A bipartisan bill introduced Wednesday would provide incentives for states to ban drivers 18 years of age and under from using their cell phones.
The legislation, introduced in the Senate, seeks to curb deaths and injuries due to so-called distracted driving. The measure attracted a fair amount of support during a Senate Commerce Committee hearing on Wednesday, but some lawmakers on the panel said legislation should be left up to the states.
People “are driving lethal weapons,” and sending text messages while doing so is “the grossest kind of negligence, yet it is part of our lives,” Rockefeller said during the hearing. “I’m skeptical of being able to change behavior simply by passing a law. You’ve got to make people stop, maybe through the use of technology.”
Rockefeller said more than 812,000 drivers are using their cell phones while behind the wheel at any given moment. Last year, 5,800 people were killed due to distracted drivers.
The legislation would create a grant program for states that enact laws prohibiting texting and cell phone use while driving. To qualify for the grants, states would have to enact a ban on texting while driving and impose significant penalties for drivers who cause an accident.
States would also have to limit cell phone use to devices with hands-free capabilities, and drivers under 18 years old would not be able to use a cell phone at all. The grants would be paid for with surplus funds from the existing seatbelt safety program.
"I’m hopeful we won't limit these rules just for teenagers," said Sen. Amy KlobucharAmy KlobucharFCC: Over 12,000 callers couldn’t reach 911 during AT&T outage Live coverage: Day three of Supreme Court nominee hearing Dems land few punches on Gorsuch MORE (D-Minn.), who has backed the bill. "There are many politicians out there who are texting, and they’re not teenagers."
Sen. Kay Bailey Hutchison (R-Texas), the ranking member of the Commerce Committee, and Sens. John ThuneJohn ThuneSenate GOP hedges on ObamaCare repeal timeline Week ahead: Robocall crackdown tops FCC meeting agenda Here's how Congress can get people to live healthy lifestyles MORE (R-S.D.), David VitterDavid VitterFormer GOP rep joins K Street lobbying firm Capitol Counsel Lobbying World Mercury brings on former Sen. Vitter, two others MORE (R-La.) and Charles SchumerCharles SchumerThe Hill’s Whip List: Where Dems stand on Trump’s Supreme Court nominee With no emerging leaders, no clear message, Democrats flounder Gorsuch hearings: A referendum on Originalism and corporate power MORE (D-N.Y.) are also sponsors of the bill.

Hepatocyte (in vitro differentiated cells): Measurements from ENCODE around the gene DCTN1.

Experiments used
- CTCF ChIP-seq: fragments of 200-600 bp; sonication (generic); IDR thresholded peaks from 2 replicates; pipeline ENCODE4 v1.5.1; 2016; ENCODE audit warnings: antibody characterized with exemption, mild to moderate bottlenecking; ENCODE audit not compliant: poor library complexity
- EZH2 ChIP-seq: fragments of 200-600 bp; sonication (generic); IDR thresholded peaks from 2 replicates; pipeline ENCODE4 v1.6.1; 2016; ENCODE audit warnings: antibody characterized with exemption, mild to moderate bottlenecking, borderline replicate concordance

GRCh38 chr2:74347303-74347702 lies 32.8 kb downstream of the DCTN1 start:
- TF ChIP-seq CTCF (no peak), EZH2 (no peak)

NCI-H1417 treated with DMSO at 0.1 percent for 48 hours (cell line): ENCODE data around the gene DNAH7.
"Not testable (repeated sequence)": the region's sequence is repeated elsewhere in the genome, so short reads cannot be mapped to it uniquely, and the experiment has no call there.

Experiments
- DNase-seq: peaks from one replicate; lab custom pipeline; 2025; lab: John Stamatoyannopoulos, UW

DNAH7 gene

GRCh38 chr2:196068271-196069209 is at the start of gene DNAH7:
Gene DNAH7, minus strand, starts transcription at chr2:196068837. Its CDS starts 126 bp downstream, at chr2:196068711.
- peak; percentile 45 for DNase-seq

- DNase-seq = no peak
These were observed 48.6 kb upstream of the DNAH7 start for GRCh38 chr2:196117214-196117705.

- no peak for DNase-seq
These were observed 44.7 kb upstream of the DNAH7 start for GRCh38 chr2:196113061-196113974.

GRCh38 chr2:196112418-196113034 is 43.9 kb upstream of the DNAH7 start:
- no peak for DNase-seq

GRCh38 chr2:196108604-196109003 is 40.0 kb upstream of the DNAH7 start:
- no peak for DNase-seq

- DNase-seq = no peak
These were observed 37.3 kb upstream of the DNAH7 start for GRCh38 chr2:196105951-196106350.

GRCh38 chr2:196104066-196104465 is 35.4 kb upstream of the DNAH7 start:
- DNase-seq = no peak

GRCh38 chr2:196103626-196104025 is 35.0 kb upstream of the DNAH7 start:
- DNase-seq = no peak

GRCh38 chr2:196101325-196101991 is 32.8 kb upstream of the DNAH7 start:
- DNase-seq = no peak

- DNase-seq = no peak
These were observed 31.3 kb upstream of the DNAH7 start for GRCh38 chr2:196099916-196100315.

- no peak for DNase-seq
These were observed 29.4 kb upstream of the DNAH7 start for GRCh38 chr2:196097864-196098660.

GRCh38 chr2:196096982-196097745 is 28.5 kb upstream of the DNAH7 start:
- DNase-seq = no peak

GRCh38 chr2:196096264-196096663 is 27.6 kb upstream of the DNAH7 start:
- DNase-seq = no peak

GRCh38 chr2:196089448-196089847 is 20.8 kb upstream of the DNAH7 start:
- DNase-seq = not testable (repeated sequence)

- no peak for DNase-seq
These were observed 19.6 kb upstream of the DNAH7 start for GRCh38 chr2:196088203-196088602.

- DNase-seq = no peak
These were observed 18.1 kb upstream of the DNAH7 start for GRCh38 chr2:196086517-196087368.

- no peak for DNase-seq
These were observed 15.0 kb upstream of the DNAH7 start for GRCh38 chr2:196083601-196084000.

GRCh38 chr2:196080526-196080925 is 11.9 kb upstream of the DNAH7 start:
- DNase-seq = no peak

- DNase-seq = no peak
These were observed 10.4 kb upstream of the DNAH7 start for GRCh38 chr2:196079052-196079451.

Hutchison, who has launched a gubernatorial bid, said she supports the legislation because it allows states to make their own decisions about the nature and extent of action against distracted driving.
“While some have pushed for specific mandates on the states, I disagree,” she said. “States should not be threatened with the loss of federal highway funds that have been paid for by their drivers. We can better accomplish these goals through incentives to individual states rather than heavy-handed mandates from the federal government.”
Sen. Roger WickerRoger WickerAs US healthcare changes, preventative screenings can't stop A guide to the committees: Senate Pruitt confirmation sets stage for Trump EPA assault MORE (R-Miss.) said he thinks states should take the lead in developing such laws, adding that federal intervention could make the laws too broad.
“I think eating a hamburger is a lot more distracting than talking on the phone,” he said. “Maybe we should include eating a hamburger in this legislation.”
At least 18 states already have passed laws to crack down on cell phone use while driving.
Ray LaHood, secretary of the Transportation Department, said an education campaign combined with strong enforcement would help combat what he called “a deadly epidemic.” LaHood has spearheaded broader efforts to reduce cell phone use while driving or operating other vehicles, including trains and airplanes.
Federal Communications Commission Chairman Julius Genachowski told the committee that technology could be a helpful tool in reducing distracted driving, but that it would likely only be a piece of the solution.
"Might existing voice-to-text technologies be used to improve safety, or are even these technologies too dangerous to be used in the car?" Genachowski said during the hearing. He said more research was needed to find out which technologies would be most effective.
Rockefeller appeared to grow frustrated by the levity of the conversation.
“This hearing is not going the way I wanted it to go,” he said. “It doesn’t have the sense of urgency I was hoping for. … I don’t think there’s time to wait on this. I don’t really give a hoot about states’ rights or federal rights on this one. I care about results.”
The wireless industry has been generally supportive of federal efforts to curb cell phone use while driving. CTIA, the wireless industry’s trade association, has co-branded a public service campaign with the National Safety Council called “on the road, off the phone.”
“We are particularly pleased that the legislation includes a significant educational component since … legislative prohibitions alone are unlikely to solve this problem,” said CTIA President Steve Largent.